Electronic voting machines, as we see them today, honor freedom in the same way manual voting methods do. Voters are free to vote or not and can, for the most part, choose another method, such as absentee, of voting. For a select few, the machines offer a freedom denied in that voters with disabilities can vote on their own, using audio prompts, for example.

Current touch screen voting machines honor anonymity as paper ballots do. Some proponents of electronic voting, want to extend the idea to the Internet. This will be hard to do without personal identification of the voter to the votes they cast. That is a problem limited to the military, for the time being however. Given the ready option of absentee voting, Internet voting remains a low priority problem.


Electronic voting machines that use Closed Software and electronic voting records violate the two strongest of the core ideals necessary for mutual trust in an election. These ideals of transparency and oversight are time tested and necessary. Without voter-verified paper record facilities attached, these machines are unacceptable for use in any election. Their use should be discontinued, until such facilities are properly equipped and functional.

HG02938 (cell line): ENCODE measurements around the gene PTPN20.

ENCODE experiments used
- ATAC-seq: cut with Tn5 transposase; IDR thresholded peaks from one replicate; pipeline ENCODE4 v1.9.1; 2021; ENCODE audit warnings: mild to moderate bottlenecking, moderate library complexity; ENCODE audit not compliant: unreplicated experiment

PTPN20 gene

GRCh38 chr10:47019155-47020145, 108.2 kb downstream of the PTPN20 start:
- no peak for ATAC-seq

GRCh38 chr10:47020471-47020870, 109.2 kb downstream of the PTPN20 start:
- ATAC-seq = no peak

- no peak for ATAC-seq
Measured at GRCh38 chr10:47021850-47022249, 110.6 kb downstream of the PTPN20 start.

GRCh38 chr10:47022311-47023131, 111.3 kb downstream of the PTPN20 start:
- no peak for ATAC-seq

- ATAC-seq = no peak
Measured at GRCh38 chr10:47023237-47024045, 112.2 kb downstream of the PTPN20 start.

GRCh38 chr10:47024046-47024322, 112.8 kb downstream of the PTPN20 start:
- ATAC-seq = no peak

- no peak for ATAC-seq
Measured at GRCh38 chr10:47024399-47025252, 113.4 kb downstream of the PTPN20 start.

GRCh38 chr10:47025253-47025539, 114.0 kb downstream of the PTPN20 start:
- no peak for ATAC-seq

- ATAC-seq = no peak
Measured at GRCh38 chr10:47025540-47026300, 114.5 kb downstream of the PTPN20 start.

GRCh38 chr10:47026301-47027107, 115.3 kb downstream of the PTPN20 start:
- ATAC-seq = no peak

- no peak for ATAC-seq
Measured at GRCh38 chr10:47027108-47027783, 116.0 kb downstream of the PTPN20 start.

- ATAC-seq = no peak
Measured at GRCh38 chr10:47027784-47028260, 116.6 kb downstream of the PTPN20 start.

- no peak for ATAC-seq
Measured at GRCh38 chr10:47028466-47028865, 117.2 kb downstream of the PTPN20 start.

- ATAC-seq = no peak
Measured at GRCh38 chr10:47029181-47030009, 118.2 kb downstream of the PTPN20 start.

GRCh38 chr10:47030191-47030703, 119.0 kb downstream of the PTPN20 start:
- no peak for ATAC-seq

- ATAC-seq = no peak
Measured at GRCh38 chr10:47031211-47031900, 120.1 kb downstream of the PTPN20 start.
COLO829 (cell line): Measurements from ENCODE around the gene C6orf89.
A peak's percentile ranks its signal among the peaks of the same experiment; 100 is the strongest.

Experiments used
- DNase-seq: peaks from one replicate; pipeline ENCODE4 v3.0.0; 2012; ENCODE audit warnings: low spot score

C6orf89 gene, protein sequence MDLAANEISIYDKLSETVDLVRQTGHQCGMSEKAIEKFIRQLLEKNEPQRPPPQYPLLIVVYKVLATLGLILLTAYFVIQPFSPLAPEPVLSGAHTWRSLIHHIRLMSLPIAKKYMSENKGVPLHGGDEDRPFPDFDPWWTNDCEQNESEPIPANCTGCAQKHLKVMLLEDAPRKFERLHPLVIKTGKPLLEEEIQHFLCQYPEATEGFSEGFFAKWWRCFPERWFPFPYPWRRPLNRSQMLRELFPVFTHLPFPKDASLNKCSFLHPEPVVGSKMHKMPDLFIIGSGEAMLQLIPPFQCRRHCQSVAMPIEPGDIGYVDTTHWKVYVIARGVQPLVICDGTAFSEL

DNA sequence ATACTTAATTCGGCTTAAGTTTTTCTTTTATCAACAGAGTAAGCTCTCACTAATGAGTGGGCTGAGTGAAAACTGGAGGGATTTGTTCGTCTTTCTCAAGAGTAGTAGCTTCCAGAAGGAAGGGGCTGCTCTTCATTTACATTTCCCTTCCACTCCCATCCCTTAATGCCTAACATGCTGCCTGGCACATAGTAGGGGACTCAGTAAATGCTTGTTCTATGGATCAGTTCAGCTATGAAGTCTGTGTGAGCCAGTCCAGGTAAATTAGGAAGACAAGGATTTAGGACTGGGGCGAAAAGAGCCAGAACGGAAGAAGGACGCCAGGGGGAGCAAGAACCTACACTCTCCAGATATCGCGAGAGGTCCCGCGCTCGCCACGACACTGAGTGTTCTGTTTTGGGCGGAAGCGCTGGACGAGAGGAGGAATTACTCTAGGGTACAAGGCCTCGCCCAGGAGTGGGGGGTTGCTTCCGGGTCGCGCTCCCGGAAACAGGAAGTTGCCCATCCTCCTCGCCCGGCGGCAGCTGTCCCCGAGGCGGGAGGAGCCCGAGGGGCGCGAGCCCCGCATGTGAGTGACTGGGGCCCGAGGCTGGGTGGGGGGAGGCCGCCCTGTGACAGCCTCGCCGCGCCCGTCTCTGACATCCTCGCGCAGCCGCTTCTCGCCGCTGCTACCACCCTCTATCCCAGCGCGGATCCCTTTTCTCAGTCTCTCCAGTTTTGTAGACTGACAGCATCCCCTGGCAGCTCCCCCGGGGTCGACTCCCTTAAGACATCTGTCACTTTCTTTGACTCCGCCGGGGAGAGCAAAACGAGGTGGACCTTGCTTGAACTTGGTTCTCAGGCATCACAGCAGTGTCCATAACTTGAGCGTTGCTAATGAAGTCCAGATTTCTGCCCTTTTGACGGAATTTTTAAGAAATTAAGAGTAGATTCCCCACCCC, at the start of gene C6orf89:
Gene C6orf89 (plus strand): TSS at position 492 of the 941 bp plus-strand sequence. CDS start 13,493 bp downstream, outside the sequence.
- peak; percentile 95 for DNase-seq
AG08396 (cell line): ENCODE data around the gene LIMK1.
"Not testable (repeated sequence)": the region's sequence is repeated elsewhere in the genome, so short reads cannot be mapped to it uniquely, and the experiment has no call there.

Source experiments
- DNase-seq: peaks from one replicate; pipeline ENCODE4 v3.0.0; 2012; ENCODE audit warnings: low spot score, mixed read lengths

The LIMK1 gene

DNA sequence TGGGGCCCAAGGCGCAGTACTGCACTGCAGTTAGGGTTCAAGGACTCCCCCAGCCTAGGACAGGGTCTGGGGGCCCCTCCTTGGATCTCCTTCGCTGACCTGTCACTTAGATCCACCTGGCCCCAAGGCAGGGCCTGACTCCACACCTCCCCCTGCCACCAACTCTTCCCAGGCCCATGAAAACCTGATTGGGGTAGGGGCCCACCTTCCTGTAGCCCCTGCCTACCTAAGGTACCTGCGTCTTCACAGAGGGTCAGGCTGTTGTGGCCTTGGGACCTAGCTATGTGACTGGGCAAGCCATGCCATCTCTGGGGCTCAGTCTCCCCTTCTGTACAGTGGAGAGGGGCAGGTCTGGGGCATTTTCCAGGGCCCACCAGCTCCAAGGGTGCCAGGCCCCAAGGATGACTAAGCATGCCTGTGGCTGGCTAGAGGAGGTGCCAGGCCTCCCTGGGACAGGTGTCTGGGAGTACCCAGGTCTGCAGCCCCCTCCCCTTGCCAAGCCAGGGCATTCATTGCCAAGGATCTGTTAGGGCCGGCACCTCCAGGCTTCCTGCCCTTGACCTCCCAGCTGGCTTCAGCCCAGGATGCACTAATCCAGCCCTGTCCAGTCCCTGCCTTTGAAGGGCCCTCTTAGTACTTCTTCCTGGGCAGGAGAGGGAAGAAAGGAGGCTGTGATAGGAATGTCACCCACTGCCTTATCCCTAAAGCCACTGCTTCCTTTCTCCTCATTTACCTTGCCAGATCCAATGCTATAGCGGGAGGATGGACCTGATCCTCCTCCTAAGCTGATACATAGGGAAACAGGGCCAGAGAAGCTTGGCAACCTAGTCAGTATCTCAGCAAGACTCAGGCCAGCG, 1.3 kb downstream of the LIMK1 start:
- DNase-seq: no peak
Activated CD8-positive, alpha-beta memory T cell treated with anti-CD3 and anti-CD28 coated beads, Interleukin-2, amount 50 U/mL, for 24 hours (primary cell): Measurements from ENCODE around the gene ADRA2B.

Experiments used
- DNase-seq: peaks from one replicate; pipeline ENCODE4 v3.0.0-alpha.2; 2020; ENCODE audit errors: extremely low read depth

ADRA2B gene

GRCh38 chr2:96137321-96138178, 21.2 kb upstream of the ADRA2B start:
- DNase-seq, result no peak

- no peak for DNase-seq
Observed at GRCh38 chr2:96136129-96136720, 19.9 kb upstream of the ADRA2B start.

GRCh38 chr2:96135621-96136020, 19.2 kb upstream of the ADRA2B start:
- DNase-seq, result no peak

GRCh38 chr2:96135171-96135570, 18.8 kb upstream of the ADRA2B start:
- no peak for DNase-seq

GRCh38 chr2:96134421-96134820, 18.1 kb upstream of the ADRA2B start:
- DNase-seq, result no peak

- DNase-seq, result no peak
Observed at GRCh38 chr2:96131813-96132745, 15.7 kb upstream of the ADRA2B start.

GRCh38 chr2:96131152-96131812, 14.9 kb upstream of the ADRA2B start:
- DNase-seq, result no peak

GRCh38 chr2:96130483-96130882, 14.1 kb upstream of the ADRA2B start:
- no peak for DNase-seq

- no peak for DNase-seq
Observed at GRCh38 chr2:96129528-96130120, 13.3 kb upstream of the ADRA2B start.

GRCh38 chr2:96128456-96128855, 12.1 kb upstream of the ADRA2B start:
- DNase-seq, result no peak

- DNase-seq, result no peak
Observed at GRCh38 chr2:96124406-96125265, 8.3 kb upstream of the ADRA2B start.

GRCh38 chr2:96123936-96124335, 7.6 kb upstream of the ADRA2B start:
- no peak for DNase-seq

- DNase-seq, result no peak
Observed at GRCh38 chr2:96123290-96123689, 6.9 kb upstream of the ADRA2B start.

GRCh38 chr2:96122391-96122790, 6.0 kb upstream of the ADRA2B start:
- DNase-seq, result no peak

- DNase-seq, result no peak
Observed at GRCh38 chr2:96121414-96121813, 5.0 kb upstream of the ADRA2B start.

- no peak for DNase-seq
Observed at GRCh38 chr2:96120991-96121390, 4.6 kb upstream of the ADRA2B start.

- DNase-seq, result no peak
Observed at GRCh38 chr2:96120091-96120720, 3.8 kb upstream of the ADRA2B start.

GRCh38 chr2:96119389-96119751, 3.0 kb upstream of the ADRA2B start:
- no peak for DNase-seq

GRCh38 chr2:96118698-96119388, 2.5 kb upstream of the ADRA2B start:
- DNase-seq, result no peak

Ideally, we should be considering the use of electronic voting machines built upon Open technologies and equipped with a voter-verified paper trail. These machines have additional economic advantages beyond the trust issues detailed here.

Hybrid physical vote, electronic count systems, such as Optical Scan, have clear advantages in that they utilize voter-verified paper records directly, which eliminate many of the trust issues inherent in pure electronic solutions. Problems with the count can be identified and rectified with manual counting if indicated. These systems, already in wide use, combined with standardized ballots, are a mature, cost effective solution that remains viable, provided audits are properly performed to oversee the count.